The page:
Natural and organic hair and skin care products fit right in with the upscaling trend in these categories.
“Natural is expanding and consumers are looking for more natural products in the skin care segments,” said Tony Harrington, business manager, HBC, Topco Associates, Skokie, Ill., a privately held cooperative providing procurement and other services to its member-owners. “Consumers are definitely looking to return to a more natural way of living, including taking care of their skin and hair.”
While price and technology are drivers of the main hair and skin categories, “the emphasis on health and wellness will be an overriding theme for all lines, particularly natural/organic products,” said Larry Ishii, general manager, GM/HBC, Unified Western Grocers, Commerce, Calif.
“We are starting to see more interest in organic skin care,” Debbie Leland, natural and specialty foods buyer, Kowalski's Markets, Woodbury, Minn. “People realize that what they put into their skin is absorbed into their bloodstream, and just also an overall concern for the environment. They want products that are clean, that are produced in a clean way and they feel good about using.”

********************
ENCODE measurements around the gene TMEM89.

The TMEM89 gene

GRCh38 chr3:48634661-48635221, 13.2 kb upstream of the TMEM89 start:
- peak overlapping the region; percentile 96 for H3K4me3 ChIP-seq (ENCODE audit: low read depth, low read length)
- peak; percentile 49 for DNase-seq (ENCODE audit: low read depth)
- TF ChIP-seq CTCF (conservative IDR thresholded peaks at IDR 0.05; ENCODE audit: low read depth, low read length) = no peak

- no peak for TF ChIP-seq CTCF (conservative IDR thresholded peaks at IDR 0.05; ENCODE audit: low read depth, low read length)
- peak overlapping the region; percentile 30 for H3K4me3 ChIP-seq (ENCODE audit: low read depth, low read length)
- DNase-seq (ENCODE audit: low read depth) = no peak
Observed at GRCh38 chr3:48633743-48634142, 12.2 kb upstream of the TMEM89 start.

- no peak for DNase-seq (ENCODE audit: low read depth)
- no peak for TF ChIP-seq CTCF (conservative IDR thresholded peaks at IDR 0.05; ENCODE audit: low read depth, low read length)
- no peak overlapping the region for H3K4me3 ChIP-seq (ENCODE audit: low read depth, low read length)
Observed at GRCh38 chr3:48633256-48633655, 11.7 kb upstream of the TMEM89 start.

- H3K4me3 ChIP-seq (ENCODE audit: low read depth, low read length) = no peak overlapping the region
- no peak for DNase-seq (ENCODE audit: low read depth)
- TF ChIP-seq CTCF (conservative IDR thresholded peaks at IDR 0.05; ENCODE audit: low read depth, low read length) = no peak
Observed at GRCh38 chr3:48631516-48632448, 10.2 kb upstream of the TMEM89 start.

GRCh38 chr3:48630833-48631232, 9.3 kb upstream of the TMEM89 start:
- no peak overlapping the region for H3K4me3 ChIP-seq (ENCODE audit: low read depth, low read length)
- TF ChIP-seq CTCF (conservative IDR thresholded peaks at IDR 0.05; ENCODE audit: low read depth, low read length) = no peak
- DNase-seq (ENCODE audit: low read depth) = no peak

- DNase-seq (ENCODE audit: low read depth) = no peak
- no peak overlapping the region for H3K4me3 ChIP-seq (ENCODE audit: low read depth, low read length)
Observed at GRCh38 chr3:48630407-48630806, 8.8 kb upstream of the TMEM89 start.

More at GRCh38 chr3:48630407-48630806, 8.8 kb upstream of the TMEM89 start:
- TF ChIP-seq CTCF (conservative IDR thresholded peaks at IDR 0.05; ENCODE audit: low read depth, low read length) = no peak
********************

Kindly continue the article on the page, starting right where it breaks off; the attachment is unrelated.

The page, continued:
Kowalski's carries organic skin care, lotions, body wash and shampoos, as well as a private-label salon line of natural items that are not 100% organic, she said. “We partnered with a local salon owner, and used his formulas,” she said. The salon continues to sell the products under its own name. The 18 stockkeeping units include green tea body lotion, and lavender shampoos and conditioners, she said.
Retailers need to be careful about positioning products as ‘organic’ if they are not certified, said Dan Spears, director of HBC and GM, Ingles Markets, Asheville, N.C. “Those consumers are not going to be fooled. The true organic customers know organic when they see it.”
The uncertain economic times will show how dedicated these customers are, he noted. “If people have made the choice to go organic, then we'll just have to wait and see if they follow through with that, or scale back,” Spears said.
Bi-Lo, Greenville, S.C., carries natural and organic hair and skin care products, said Terry Cerwick, senior category manager, non-edibles. “We've seen good gains in those categories and we are looking to expand and incorporate them into our regular sets,” as the retailer has done with oral care products. “You will probably see more and more of that going forward. It will become more mainstream,” he said.
The Clorox acquisition of Burt's Bees reflects how the natural/organic market is going mainstream, said Jim Wisner, president, Wisner Marketing Group, Libertyville, Ill.